Desire is then supplanted with uncertainty (as it so often is). Carne Apache, two tartares, of yellowtail and ribeye, were capped with a guajillo pepper gelatin sheet, radish, and drizzled with a Szechwan pepper/ponzu sauce. (Pictured below) Because the flavor of tartar is subtle and the flavors of citrus, Szechuan pepper and guajillo are bold it was sometimes difficult to tell if I was eating fish or meat. And of course the dish hovers between Asia and Mexico in its influences so uncertainty seems the appropriate label. There is an issue about emotion in art that this dish raises. Uncertainty is sometimes a state of mind with no emotional content. But sometimes uncertainty is a feeling state if the thing you're uncertain about matters. The issue here isn't whether the dish made me feel uncertain. It didn't. The issue is whether it expresses uncertainty. Just as a sad song need not make you feel sad, yet can still express sadness, a dish can express uncertainty by exemplifying it.
Regarding the painting, an untitled work by Rodolfo Morales, “uncertainty” as an emotion label is at best incomplete. The inset painting on the bottom left of the work depicts a starkly furnished, darkened, room with no inhabitants. In the upper right is an inset painting of a doorway with the feet of a prone body lying across the threshold. Is the body dead or alive? Nothing in the painting provides a clue. There is the uncertainty; the uncertainty of interpretation. But the faces that dominate the painting are stoic with a hint of sadness in the line of the eyes of the middle face. I sense loss and the necessity of endurance in this painting, none of which is captured by the label and I have no idea how to capture it in a dish.
After the strains of desire and uncertainty we are ready for a little serenity, represented by Pastured Chicken resting in a squash-blossom porridge. These flavors brought immediate memories of chicken pot pie or perhaps a thickened chicken soup–very comforting indeed. The gentleness of the soft, yielding chicken and creamy porridge was interrupted only by the spiciness of the roasted serranos that was subtle enough to remain in the background. This was not the most interesting dish on the menu but it was comforting and calming as was the painting by Filemon Santiago with which it was paired. This untitled work of earth tones bathed in soft yellow-tinged light is an evocation of the simple, wholesome foods enjoyed by peasants in a farming community. Another successful joining of visual, gustatory, and emotive metaphor.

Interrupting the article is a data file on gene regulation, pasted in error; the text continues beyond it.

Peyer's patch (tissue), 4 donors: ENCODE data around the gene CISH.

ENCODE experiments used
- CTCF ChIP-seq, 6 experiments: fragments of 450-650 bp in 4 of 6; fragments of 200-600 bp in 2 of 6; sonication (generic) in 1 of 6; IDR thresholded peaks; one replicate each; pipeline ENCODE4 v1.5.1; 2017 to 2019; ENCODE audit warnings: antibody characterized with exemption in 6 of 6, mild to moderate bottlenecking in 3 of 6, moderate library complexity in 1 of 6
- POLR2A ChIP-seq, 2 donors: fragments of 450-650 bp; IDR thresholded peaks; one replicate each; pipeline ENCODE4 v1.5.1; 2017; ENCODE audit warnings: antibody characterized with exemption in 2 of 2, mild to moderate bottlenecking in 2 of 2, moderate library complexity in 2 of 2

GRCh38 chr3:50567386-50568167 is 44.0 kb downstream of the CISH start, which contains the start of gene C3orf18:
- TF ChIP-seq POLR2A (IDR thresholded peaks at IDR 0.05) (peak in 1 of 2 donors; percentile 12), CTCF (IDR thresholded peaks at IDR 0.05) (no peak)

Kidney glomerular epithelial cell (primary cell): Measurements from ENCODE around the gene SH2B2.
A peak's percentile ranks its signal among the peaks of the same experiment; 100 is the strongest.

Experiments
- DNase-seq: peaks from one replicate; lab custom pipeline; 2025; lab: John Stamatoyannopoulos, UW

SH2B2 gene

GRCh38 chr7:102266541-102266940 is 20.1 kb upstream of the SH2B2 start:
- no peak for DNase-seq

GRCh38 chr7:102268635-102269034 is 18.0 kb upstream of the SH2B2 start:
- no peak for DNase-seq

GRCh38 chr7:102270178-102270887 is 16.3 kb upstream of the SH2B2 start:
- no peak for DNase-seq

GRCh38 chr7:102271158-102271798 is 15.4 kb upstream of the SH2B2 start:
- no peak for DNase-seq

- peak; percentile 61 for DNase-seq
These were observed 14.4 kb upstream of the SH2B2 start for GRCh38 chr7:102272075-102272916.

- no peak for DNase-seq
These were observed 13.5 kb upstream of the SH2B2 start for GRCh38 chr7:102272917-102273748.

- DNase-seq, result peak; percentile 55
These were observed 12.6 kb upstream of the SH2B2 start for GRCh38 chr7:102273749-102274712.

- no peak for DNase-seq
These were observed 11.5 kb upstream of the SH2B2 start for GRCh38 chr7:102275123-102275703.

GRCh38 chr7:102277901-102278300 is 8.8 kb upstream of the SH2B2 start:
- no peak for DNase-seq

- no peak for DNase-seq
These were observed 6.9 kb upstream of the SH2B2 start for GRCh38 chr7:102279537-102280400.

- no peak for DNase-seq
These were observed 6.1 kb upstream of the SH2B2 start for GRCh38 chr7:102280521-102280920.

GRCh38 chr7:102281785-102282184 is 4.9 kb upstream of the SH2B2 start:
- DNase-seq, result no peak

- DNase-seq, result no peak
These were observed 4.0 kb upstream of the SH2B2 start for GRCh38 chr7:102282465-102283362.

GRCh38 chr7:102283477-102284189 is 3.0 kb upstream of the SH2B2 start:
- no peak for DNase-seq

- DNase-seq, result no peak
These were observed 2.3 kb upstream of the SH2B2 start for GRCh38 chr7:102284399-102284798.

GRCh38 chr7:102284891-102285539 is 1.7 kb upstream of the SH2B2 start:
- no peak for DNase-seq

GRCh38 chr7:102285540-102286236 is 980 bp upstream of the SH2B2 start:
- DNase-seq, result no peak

The final savory dish, advertised as an expression of nostalgia, was braised short rib with mushroom bread pudding, resting on a puree of greens and sweet potato supported by chile-infused beef broth. I suppose whether this evokes nostalgia or not depends on your own food memories. The painting, entitled “Iguana Is Eaten in this House” by Roman Andrade LLaguno, and the chefs explanation of his thought process, suggest the dish should remind us of family and friends. It surely is comfort food in that it is rich, warm, soft, and filling, with earthy, familiar flavors. Yet there is something more complex going on in the painting. In the painting, all of the characters save one are women. The most prominent aspect are their intensely concentrating, parallel eyes as well as hints of female companionship if not lesbianism. The only man in the painting has offset eyes showing clear cubist influences suggesting something is not quite right with him. The iguana, although an important traditional source of food, has more symbolic import in this painting. Iguanas in fact have a third “eye” on the top of their head thus resonating with the “eye theme” that dominates the rest of the painting. And, since the latter decades of the 20th Century, iguanas have become a symbol of feminine power thanks to a photo of a Oaxacan woman carrying iguanas to the market on her head that became iconic. Although there is clearly something nostalgic about the painting it has layers of meaning that suggest some tension with an easily recoverable past. The painting troubles nostalgia, even as it expresses it.